Image: Dr.Cyril Wecht
Keith Srakocic  /  AP
Dr. Cyril Wecht records a description of his observations during an autopsy in Pittsburgh on July 16, 2009. He brings to the task, as to all things, an eccentric flair that has made him one of the most sought-after pathologists, one who played a part in many famous cases, a man whose personality helped turn a grim profession into a popular career choice and helped birth a generation of fictional medical examiners on crime shows from "CSI" to "NCIS." (AP Photo/Keith Srakocic)
updated 2/15/2010 11:09:30 AM ET 2010-02-15T16:09:30

A door slams, and a snowy-haired man sweeps into the room at the back of a university garage, a sterile place of stainless steel sinks, a swaying hose and a metal table where a woman's body lies, blood dripping from the back of her head.

The first thing the man talks about is not the corpse, but why he's late.

"Ran out of gas, totally," Cyril Wecht tells his longtime assistant, Joe Mancuso. And as spray from the hose whooshes over the dead body, he explains where he's left the car. "So, we have to get a can or something. Do we have a can?"

"I've got a gas can at the house," Mancuso responds.

Wecht turns. A scalpel is in one of his latex-gloved hands, poised over the woman's body, which is covered with bruises. He speaks into a microphone. "Testing, testing: 1-2-3-4," he says, his eyes drifting from her toes to the top of her auburn head.

"What a shame," he says, now fully focused.

The woman was involved in a car crash. Wecht is here to determine how she died.

He brings to the task, as to all things, an eccentric flair that has made him one of the most sought-after pathologists, one who played a part in many famous cases, a man whose personality helped turn a grim profession into a popular career choice and helped birth a generation of fictional medical examiners on crime shows from "CSI" to "NCIS."

Cyril Wecht's is a story of how, with the right personality in the right era, death can be a one-way ticket to fame.

The art of autopsy
Death is different today.

Well, not exactly. Death itself hasn't changed. The pain we feel when a loved one dies is the same as it ever was. But never in human history have the mechanics of dying been such a fundamental part of popular culture, served up as entertainment for the fascination of millions.

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Ever since 1976, when Jack Klugman gave life to the mulish Los Angeles coroner "Quincy," medical examiners have been a staple of TV. Now, it seems, they're everywhere — even to the point of being serial killers (Showtime's "Dexter").

And we don't just watch death in ways our grandparents never did. We talk about it, too. Grief and how people die — their illnesses, their suffering, the spiritual journey we believe they are undertaking — is discussed not only at the dinner table but on tweets and Facebook status updates.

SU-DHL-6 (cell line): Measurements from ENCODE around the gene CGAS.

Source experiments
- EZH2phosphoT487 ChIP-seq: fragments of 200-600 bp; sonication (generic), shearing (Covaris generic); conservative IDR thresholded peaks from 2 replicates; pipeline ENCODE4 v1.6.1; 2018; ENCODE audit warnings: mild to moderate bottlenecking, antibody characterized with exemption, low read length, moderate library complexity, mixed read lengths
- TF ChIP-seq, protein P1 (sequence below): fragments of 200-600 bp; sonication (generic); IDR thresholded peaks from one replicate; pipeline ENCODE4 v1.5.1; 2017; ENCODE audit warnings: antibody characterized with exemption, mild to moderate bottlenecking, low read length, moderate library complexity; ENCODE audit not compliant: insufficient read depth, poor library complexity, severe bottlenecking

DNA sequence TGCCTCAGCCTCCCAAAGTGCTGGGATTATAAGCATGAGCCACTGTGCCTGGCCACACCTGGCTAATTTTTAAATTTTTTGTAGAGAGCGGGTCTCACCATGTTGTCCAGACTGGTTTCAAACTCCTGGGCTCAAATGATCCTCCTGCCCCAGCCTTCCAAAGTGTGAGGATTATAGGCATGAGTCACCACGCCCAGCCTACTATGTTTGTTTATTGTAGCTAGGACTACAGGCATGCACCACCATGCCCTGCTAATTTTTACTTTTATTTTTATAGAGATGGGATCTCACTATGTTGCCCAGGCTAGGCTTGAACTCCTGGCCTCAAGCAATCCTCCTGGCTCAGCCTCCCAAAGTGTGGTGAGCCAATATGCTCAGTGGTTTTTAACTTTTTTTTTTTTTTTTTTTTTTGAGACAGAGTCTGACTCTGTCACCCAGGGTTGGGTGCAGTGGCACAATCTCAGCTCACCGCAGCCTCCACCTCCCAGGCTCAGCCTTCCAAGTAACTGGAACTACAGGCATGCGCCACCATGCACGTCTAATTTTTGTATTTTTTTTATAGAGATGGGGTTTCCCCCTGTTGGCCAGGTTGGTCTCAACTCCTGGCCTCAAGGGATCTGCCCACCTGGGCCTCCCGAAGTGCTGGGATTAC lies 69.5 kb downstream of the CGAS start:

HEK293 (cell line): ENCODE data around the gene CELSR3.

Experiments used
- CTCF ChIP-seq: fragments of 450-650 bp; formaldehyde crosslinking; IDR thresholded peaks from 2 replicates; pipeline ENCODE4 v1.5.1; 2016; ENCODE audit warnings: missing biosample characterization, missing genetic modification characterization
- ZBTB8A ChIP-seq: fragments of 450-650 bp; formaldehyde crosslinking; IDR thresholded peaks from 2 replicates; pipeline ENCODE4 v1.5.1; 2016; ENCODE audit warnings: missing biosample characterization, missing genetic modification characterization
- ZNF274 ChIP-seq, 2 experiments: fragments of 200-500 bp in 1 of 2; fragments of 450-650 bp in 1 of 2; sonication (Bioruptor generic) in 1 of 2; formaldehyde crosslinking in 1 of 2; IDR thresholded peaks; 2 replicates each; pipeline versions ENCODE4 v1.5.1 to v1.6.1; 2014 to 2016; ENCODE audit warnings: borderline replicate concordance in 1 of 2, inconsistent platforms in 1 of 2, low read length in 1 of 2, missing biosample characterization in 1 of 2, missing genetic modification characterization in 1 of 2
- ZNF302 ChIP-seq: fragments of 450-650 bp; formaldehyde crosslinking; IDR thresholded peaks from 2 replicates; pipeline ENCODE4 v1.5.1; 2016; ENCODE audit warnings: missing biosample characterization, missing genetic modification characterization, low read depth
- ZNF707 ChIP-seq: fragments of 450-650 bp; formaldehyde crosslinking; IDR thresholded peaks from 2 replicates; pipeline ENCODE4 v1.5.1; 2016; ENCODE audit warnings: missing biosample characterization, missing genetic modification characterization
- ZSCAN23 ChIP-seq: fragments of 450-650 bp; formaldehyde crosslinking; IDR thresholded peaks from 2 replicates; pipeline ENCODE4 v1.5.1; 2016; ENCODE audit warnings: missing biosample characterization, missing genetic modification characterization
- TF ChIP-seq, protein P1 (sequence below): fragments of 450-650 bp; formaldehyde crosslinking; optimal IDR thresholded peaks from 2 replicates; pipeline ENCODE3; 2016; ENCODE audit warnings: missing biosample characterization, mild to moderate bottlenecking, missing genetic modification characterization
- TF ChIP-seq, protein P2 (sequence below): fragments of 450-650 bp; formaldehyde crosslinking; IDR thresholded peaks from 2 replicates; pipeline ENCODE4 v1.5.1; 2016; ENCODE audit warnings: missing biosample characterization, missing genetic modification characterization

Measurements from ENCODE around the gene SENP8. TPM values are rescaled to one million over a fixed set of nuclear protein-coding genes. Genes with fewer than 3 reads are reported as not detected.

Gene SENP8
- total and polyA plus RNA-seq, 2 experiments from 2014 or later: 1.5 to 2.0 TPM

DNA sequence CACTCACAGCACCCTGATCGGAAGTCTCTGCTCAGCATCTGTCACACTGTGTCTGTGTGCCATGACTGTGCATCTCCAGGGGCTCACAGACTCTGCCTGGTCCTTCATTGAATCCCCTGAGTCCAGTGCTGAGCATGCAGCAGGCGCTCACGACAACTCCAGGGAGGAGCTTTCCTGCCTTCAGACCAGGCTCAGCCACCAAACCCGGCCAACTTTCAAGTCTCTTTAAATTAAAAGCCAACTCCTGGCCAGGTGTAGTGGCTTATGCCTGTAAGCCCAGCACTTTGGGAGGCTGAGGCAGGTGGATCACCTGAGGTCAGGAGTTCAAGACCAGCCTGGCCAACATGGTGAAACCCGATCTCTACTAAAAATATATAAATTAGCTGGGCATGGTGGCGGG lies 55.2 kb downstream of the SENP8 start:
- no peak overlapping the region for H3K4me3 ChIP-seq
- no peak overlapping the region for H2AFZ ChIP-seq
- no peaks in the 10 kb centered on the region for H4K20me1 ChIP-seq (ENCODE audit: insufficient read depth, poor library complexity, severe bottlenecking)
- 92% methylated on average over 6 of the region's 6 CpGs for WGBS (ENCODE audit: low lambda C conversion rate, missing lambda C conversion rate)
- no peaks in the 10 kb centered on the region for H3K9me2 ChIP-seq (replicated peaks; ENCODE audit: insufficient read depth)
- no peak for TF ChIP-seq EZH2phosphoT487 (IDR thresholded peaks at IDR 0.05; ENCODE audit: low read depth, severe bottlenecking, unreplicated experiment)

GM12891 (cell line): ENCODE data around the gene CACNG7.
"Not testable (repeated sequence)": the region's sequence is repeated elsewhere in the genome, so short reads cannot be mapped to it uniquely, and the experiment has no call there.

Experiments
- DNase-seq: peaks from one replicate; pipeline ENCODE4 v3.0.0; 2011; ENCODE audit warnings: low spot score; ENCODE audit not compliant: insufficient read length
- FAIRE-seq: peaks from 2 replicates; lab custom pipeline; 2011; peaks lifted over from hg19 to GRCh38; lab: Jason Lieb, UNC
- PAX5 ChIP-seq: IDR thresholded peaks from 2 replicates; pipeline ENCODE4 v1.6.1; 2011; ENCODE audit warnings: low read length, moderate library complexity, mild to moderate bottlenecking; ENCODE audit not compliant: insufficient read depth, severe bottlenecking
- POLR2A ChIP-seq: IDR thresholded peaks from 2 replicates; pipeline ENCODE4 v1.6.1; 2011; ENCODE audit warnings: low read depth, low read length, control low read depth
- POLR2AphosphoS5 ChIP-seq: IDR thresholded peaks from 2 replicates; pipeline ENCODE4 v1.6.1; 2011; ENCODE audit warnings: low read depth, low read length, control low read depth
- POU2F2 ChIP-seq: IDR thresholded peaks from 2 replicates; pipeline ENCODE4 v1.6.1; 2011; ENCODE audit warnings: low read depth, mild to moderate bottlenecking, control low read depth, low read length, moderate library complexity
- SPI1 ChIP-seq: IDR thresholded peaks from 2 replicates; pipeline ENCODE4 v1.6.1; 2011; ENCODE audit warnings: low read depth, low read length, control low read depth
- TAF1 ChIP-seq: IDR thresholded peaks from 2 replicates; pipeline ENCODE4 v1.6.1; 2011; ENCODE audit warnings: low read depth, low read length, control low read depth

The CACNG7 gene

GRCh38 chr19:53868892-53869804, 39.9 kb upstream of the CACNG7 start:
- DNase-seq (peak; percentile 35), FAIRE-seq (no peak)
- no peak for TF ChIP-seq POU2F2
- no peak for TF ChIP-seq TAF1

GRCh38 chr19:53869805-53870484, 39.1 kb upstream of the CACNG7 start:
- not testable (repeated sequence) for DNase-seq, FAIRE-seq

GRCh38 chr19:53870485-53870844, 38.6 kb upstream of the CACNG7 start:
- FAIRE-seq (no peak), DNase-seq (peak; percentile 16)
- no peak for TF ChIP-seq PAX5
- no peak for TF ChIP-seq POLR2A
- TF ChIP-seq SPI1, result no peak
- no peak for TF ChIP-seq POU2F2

Wecht's high-profile cases helped build the bond between death and pop culture. And now that bond, that TV-generated mystique, helps fill Wecht's classrooms at Carlow University in Pittsburgh, where he teaches forensic science, and has gained a following for Duquesne University's department of forensic science and law, an institute named after the pathologist himself.

To promote the art of autopsy — and promote himself along the way — Wecht has used the modern tools of both medicine and communication.

Just months ago, he appeared on "Larry King Live" to discuss Michael Jackson's death even as he made the rounds of local stations to take up a matter closer to home. He lambasted U.S. Attorney Mary Beth Buchanan, who had dropped charges against him in a fraud and theft scandal that forced him to resign as the county coroner in Pittsburgh and cleaned out his life savings.

Now 78, Wecht began stirring the pot when he was a thirtysomething pathologist, fresh out of medical and law school. President John F. Kennedy had just been assassinated, and Wecht was asked to review the Warren Commission's findings.

He declared the investigation "absolute nonsense," and its single-bullet theory "an asinine, pseudoscientific sham at best." Director Oliver Stone's magic-bullet courtroom scene in the film "JFK" was based on how Wecht has countless times depicted the bullet's purported path.

And it was Wecht's contention that Elvis Presley had died of a deadly mix of prescription drugs, rather than heart disease, that led authorities to reopen the probe, though the cause of death never officially changed.

In Pittsburgh, he became known more for his whiplash tongue. Once he reprimanded a newly appointed county spokesman for calling a news conference to discuss an inmate's death before an autopsy had been conducted.